The Accounting Environment: What Is Accounting and Why Is It Done?
This is a good critical thinking question. Many students will assume an answer and provide it. The
key is understanding the factors that go into the choice that person is makingthe objectives she
has in making the trip and the constraints she faces. The purpose of the question is to realize that
solutions are context based. You really cant provide an answer that you can be sure is helpful until
you ask some questions. Does she intend to drive, in which case she wants to know the best route
for the trip? If so, does she prefer a scenic route or the route that will get her there in the shortest
time, or the least distance? Other modes of transportation can be introduced (train, plane, bus,
roller skates). The solution should consider constraints (does she have the money for a plane ticket,
time for the scenic route, a drivers license if a drive is recommended). Many variations are
possible, but the point is that no useful answer can be given without knowing more about the
criteria she will apply in making the decision.
Various answers might be provided, but stakeholders would include students, faculty and staff,
government agencies who provide funding, potential donors, alumni, and potential students.
Students/potential students want to know that they will obtain the best university
experience for them. They may want to know whether the university has above average library
or computing facilities. They may want to know the quality of the programs, the reputation of
the faculty, the availability of fitness facilities, or even whether its a party school. Various
sources of information could be consulted. University calendars, university fairs, discussions
with current students, faculty, and alumni, and independent rankings may provide useful
Faculty will want to know that the university is committed to excellence in teaching and
research and will provide the needed resources, particularly for the programs they value. They
will want to detect trends in funding of programs, resources for research and teaching or
salaries. They will look at proposed budgets and hiring plans as well as financial statements of
Governments want to assess the financial needs of universities to determine their funding
requirements. They will look to determine how past funding amounts have been used,
projected enrollments and budgets and the participation of other sources of funding.
Potential donors want to know that the money they give will be used for the purpose for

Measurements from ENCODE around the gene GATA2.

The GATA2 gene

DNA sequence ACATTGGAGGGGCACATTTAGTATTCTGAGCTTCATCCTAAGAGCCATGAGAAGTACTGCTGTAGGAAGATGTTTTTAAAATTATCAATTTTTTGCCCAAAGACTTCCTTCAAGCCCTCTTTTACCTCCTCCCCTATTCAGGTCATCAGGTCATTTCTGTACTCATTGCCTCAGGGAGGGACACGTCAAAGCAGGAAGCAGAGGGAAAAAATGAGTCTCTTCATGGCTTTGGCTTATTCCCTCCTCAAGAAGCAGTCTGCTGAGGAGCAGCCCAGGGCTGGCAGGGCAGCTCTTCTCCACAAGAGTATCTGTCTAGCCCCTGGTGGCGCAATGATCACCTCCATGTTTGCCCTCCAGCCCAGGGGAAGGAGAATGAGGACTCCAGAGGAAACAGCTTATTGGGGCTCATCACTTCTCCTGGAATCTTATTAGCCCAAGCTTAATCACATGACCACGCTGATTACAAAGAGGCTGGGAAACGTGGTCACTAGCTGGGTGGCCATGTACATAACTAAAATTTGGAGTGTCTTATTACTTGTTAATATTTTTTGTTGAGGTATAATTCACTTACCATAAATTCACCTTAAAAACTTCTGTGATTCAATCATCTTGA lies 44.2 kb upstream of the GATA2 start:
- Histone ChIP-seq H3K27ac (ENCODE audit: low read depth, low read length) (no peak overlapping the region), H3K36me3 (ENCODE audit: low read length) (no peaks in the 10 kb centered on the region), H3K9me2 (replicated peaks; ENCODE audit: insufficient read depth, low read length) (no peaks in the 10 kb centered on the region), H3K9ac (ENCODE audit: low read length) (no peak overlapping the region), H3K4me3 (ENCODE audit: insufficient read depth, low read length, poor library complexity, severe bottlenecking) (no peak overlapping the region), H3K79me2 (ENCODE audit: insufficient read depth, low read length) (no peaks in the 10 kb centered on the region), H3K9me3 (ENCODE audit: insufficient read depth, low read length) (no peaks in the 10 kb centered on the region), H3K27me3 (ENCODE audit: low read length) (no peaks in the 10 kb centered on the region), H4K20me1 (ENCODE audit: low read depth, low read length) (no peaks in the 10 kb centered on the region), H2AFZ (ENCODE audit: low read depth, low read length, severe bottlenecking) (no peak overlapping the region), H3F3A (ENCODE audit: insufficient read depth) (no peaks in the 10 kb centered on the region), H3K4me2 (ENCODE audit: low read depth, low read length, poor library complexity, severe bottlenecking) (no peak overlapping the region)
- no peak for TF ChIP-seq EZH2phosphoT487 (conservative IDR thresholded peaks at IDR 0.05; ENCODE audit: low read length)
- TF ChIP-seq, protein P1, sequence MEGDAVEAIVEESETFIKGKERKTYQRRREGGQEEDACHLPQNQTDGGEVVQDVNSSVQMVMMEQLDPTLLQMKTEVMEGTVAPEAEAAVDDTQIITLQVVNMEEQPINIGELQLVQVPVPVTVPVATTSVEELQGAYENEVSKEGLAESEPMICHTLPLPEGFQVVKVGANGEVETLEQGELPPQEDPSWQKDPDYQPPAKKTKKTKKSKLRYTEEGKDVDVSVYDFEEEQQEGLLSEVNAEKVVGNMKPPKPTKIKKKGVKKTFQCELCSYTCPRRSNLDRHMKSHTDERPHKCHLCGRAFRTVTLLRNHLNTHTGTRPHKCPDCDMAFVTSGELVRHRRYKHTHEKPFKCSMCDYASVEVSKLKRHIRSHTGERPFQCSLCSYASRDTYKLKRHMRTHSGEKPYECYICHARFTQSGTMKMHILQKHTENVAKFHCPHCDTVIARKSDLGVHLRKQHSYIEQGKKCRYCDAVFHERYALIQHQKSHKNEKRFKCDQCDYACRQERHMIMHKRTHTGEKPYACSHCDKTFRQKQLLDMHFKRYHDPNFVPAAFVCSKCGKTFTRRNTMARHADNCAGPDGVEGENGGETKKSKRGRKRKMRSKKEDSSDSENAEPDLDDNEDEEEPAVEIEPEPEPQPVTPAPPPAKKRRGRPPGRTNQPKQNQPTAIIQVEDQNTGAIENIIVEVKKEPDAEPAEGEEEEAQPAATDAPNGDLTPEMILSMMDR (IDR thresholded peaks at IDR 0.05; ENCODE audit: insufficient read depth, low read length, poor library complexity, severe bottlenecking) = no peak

which it is given. They will look for accountability for past donations, plans for the future, and
the needs of the institution.
Alumni might be interested in the perceived success or prestige of the university.
A claim by a chain of donut shops that they serve the best coffee in the world is not very credible
since it is very unlikely that they have evaluated even all coffee shops in their own community let
Copyright 2010 McGraw-Hill Ryerson Ltd. 1
John Friedlan, Financial Accounting: A Critical Approach, 3ealone the country or the world. The claim would be more credible, for example, if they reported
that some independent organization had awarded them first prize in a contest, which had received
entries from many countries. To determine whether the chain had the worlds best coffee would be
very difficult, since best is a subjective matter with differing tastes across countries and
individuals. Conceivably one could sample the coffee served by the best-known chains or look to
the opinions of experts. Perhaps an internet website that invites everyones opinion might provide
helpful information. Most people would not consider the cost of obtaining a high level of certainty
about the claim to be worth the benefits of finding out.
Individual responses will vary considerably to this question. However, its necessary to clearly
establish the criteria applied for selecting a university and those criteria should be tailored to the
circumstances of the cousin. Then consideration can be given to what and how relevant
information should be gathered and then to how the universities will be ranked. Considerations
would include areas of interest (science, arts, business), career goals, academic performance,
resources to pay for university and accommodation away from home if appropriate, extra-
curricular and social interests, and any other personal interests. This question has no right answer.
What is crucial is the approach used to solve the problem and to recognize that a one-size fits all
approach is not appropriate.
Many different measurements might be suggested. The following list is not comprehensive:
Class size indicates how much attention an individual student might receive from their
professors. This would be fairly easy to measure since number of students in a